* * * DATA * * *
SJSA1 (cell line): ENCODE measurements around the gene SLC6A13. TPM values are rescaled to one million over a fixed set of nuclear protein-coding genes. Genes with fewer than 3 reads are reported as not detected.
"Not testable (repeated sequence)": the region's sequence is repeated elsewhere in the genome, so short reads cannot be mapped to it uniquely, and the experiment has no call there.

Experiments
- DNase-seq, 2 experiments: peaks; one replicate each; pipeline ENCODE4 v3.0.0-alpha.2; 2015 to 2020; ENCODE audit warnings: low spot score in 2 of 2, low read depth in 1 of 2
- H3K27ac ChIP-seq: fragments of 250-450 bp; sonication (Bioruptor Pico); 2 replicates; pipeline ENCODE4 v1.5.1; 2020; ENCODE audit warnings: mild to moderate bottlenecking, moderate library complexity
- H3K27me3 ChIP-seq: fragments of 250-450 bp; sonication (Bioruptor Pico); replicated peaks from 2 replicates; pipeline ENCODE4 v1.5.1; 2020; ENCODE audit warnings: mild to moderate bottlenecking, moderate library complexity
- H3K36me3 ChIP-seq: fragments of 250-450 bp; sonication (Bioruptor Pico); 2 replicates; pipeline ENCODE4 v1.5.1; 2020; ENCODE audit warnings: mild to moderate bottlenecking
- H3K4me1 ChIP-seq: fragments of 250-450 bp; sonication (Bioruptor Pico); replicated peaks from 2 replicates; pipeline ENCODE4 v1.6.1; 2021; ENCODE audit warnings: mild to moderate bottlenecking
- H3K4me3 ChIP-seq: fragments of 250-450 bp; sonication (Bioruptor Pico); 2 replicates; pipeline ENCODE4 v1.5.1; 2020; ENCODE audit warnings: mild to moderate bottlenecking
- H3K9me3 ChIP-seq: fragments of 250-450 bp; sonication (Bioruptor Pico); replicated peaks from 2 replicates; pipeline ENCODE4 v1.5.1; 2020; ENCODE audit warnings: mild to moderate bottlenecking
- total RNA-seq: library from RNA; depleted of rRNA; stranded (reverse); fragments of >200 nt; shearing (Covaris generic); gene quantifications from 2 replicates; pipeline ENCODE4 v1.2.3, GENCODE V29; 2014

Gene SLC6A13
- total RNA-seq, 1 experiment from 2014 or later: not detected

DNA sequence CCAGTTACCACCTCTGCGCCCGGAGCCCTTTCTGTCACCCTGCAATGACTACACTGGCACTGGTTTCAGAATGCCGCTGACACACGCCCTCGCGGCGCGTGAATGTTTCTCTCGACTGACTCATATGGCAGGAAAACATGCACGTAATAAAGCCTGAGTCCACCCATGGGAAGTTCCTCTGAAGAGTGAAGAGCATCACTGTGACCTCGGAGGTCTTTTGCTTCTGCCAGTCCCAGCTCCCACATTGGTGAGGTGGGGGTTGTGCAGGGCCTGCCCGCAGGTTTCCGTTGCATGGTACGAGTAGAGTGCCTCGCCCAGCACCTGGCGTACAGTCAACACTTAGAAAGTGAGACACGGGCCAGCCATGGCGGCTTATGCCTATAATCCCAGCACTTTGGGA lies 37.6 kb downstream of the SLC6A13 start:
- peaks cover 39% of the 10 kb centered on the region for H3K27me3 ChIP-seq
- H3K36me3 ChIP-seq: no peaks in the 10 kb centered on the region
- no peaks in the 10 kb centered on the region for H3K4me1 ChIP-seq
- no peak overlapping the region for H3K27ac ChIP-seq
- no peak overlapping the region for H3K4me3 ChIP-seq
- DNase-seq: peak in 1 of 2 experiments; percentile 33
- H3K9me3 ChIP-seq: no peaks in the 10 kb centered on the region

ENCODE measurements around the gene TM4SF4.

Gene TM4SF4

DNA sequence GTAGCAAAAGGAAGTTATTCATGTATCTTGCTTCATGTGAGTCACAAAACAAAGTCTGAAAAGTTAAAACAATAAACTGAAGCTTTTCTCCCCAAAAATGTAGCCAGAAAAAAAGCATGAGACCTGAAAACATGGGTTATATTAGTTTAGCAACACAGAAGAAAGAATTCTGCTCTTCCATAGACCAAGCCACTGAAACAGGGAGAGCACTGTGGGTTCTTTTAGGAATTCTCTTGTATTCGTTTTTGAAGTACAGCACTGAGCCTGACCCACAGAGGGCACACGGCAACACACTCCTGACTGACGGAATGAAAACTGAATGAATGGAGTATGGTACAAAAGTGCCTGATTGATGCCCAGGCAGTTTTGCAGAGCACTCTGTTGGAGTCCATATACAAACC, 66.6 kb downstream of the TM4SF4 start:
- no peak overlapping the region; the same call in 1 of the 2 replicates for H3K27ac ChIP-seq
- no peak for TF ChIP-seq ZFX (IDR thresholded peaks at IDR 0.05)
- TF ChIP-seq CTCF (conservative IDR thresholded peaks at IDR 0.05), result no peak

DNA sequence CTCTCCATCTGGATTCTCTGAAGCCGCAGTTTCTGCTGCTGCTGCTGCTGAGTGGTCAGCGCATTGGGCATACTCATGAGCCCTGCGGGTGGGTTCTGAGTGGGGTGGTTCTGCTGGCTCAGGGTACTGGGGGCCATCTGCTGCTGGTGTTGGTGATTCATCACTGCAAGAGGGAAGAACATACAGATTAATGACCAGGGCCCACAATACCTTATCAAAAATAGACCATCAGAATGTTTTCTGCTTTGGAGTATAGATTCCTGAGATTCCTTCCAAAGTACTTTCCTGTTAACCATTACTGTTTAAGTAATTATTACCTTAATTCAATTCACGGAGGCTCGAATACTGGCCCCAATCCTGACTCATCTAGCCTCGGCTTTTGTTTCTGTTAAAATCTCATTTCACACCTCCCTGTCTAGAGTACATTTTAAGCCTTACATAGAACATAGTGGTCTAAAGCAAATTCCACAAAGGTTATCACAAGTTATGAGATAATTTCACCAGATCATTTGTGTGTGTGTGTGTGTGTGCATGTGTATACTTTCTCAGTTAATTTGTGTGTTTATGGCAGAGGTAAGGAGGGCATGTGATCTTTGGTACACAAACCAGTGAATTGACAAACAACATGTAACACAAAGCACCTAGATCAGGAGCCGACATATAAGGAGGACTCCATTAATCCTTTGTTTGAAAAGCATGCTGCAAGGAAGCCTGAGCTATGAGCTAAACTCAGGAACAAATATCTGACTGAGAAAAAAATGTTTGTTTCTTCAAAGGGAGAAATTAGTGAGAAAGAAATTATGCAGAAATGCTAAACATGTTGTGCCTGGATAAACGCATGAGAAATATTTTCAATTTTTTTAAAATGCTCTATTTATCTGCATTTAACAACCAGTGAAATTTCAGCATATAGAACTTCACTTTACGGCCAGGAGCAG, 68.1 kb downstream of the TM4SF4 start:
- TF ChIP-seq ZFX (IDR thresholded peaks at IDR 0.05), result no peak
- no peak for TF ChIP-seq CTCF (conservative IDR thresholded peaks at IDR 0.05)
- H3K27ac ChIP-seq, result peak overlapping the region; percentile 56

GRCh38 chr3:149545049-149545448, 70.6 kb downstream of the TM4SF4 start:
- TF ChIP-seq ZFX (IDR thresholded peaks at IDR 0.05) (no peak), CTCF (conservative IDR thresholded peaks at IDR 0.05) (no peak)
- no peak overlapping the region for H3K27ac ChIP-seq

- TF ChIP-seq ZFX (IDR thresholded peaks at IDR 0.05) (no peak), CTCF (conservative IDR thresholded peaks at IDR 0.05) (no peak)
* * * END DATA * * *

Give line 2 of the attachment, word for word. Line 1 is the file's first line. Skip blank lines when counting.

"Not testable (repeated sequence)": the region's sequence is repeated elsewhere in the genome, so short reads cannot be mapped to it uniquely, and the experiment has no call there.